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While the graphic posters, most of them made for blood donations to the Red Cross, are direct, his pen-and-ink drawings and scratchboard works are layered with symbolism. Scratchboard is a technique once associated with the way newspapers and manuals carried technical instructions and illustrations. ‘It was part of a distinctive aesthetic which together with a series of dystopian and apocalyptic landscapes, formed and sustained response to the politics of neo-imperialism and India’s own programme of nuclear expansion,’ write Pooke and Aditi Anand in their joint introduction.
An example of this aesthetic lies in the 1972 work, Stop Burning Asia (The Death (sic) Is Shadowing You) .This scratchboard work was Anand’s scathing indictment of Western imperialism during the Cold War and the impending Vietnam War. It pictured a newly converted indigenous American wearing both the feathered headgear of a chief but also the crucifix of a Christian convert. Seated on a pile of human skulls, he is about to set fire to the globe. Strapped to his back is another globe that depicts the US. Hovering over the indigenous American is another spectre, the grim reaper that represents the outcome of such acts. The composition is set against the cityscape of Washington DC and highlights Anand’s critique of the impact of neo-colonialism. A greeting card was fashioned from this scratchboard composition and Anand sent it out to various foreign embassies in India imploring them to take a stand against such acquiescence and apathy. ‘A bold intervention that no other artist of a newly independent India is on record as taking,’ states Pande.
Seen in relation to his contemporaries like FN Souza, MF Husain, Krishen Khanna, Tyeb Mehta and SH Raza, Anand was a misfit. While these Modern masters were concerned with ‘materiality and identity’, Anand was steadfast in the personal politics of a renewed ‘Indian Renaissance’. In essence, he was closer in ideology to the Bengal School masters and their beliefs, notably Chittaprosad Bhattacharya who also believed in lionising the proletariat. However, aesthetically both Pooke and Pande have cited artists like German Renaissance master draftsman Albrecht Dürer as a major reference for Anand. Where his lines are precisely executed with a sense of simplification and prominence, Anand’s scratchboard technique reversed figure and ground, where the figures are delineated by white lines and the background remains black (in drawings and etchings, it is usually the other way around). This lent his scratchboard works a stark and striking quality.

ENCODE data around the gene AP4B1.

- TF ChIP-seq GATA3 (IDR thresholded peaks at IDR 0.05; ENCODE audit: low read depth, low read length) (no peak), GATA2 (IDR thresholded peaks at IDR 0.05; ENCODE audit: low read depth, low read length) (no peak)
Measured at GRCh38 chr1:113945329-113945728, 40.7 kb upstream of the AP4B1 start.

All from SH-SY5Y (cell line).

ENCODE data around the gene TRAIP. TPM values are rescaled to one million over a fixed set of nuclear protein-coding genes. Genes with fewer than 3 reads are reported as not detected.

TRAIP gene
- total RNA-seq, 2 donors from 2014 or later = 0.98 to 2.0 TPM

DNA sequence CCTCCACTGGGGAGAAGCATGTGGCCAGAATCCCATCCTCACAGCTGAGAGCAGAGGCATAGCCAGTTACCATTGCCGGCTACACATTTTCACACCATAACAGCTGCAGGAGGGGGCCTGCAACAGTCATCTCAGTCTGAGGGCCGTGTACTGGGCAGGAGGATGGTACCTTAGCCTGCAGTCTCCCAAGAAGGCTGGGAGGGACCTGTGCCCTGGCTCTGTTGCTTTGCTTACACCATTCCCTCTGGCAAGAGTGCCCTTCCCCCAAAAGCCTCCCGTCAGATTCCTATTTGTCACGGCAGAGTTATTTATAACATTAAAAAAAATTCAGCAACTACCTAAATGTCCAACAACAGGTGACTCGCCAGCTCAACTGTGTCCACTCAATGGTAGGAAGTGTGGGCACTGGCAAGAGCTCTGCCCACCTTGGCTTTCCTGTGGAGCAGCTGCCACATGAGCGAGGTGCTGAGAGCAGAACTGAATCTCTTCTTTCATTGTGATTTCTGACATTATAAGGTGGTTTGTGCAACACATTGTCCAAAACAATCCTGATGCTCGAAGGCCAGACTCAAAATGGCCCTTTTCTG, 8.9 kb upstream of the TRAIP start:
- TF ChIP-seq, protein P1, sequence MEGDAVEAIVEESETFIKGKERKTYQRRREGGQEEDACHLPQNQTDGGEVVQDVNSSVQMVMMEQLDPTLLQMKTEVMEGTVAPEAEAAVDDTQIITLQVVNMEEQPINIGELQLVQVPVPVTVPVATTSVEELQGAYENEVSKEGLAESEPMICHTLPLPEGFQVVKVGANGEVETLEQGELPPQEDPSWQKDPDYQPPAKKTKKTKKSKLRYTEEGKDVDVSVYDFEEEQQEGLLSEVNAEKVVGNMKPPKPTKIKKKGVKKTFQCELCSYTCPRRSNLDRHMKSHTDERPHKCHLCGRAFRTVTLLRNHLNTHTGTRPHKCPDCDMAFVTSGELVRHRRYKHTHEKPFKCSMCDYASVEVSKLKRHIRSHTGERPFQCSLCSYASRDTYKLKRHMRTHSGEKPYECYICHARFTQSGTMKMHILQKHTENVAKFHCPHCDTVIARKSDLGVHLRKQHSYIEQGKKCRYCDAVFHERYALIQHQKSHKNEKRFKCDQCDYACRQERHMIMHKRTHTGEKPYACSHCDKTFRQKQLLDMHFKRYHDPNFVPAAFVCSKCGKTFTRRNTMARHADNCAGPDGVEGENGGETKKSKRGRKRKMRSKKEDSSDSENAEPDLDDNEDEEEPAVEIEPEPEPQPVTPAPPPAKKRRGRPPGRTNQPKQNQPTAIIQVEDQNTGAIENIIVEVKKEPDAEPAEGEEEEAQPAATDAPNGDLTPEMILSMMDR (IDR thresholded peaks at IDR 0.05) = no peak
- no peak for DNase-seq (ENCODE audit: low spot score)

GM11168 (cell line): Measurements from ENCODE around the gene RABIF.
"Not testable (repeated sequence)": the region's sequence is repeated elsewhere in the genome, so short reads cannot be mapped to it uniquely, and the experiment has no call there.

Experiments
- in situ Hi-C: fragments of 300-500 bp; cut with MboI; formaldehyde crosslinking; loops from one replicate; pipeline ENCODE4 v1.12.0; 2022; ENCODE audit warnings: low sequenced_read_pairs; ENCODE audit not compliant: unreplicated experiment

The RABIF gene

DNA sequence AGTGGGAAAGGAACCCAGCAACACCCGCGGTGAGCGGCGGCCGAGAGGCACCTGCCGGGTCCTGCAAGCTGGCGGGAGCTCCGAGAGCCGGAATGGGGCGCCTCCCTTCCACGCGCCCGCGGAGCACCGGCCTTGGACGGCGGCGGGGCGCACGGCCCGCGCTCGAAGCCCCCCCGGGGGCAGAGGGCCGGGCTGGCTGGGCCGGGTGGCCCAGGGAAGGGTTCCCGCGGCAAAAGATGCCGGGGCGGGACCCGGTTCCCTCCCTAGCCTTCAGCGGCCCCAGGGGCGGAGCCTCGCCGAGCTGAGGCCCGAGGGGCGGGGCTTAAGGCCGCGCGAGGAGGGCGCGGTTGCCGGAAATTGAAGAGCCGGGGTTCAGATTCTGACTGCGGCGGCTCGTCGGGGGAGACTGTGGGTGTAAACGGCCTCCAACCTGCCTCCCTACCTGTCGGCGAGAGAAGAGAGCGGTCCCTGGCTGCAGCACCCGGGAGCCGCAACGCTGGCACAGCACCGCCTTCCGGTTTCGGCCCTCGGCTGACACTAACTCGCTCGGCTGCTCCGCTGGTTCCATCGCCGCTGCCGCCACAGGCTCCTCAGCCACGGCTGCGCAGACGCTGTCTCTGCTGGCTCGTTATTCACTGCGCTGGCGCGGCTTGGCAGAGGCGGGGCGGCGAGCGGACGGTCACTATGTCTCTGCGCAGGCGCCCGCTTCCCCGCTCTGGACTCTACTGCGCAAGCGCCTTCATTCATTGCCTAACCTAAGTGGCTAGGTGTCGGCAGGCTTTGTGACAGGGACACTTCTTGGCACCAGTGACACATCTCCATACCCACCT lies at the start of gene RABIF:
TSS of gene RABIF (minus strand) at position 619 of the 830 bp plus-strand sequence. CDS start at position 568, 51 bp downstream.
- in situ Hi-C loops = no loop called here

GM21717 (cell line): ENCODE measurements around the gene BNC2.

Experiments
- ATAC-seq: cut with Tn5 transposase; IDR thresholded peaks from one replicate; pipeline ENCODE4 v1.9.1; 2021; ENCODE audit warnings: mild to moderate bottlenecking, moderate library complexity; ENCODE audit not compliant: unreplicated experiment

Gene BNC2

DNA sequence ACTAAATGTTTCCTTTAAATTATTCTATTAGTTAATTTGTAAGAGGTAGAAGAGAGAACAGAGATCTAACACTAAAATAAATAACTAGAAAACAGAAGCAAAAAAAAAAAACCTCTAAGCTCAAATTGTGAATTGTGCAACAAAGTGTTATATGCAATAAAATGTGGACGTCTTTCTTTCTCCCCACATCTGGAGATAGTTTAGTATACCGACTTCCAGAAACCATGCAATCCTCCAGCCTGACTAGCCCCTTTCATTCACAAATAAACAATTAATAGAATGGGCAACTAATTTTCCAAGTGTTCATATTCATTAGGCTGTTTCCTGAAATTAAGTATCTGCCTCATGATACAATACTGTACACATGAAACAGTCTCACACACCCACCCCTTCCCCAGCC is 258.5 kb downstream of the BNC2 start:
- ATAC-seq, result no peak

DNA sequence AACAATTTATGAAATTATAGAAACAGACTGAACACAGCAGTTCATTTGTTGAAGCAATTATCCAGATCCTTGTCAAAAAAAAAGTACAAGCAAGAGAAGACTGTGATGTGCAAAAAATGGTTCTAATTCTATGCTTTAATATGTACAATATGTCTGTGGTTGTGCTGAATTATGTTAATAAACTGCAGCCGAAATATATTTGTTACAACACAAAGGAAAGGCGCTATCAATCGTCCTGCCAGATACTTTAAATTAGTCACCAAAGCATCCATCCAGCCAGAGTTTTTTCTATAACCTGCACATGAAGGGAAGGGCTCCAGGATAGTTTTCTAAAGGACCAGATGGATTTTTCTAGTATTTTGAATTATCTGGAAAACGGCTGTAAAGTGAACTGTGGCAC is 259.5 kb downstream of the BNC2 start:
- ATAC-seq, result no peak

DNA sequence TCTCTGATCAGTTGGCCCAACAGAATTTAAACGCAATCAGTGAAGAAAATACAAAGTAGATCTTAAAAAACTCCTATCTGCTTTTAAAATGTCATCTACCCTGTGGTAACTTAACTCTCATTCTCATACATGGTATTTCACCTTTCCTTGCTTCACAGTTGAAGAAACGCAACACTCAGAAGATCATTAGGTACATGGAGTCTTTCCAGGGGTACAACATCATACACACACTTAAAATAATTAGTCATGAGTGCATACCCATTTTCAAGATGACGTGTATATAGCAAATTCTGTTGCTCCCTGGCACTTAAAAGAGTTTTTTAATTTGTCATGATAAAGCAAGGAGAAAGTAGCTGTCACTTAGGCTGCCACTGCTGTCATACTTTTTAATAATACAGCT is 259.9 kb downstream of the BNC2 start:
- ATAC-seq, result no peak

The monograph is presented in a hardbound square formatted book, with an elaborate mustard yellow jacket that echoes the aesthetic prevalent in Anand’s oeuvre. Slid out of the jacket, the cover is dominated by an image of the flying nymphet, a symbol of freedom and beauty. It contains many colour palates, family and archival photographs and a fairly extensive collection of Anand’s works.
Pooke recalls that the making of the book was ‘exhilarating, fascinating and exhausting’. The book was fed by his academic and research background in aspects of Cold War visual culture and Marxist-inflected art histories, albeit within a more occidental context.
“I have tried to be responsive to the specificity of Anand’s aesthetic and its context. Personally, one of the most affirming aspects of the project has been the strongly collaborative dimension which has underpinned its realisation,” he says, citing the support of the Anand family, the Anand Foundation and his working relation with Aditi Anand and Pande.
“As an art historian, I hope that we have at least provided a critically evaluative platform through the publication and the exhibition, which will support and assist further academic research, scholarship and engagement with such a previously overlooked aesthetic and legacy,” says Pooke. “If the exhibition begins to encourage more engagement with a generation of figurative artists—men and women who did not join India’s progressive diaspora—it would have served a purpose.”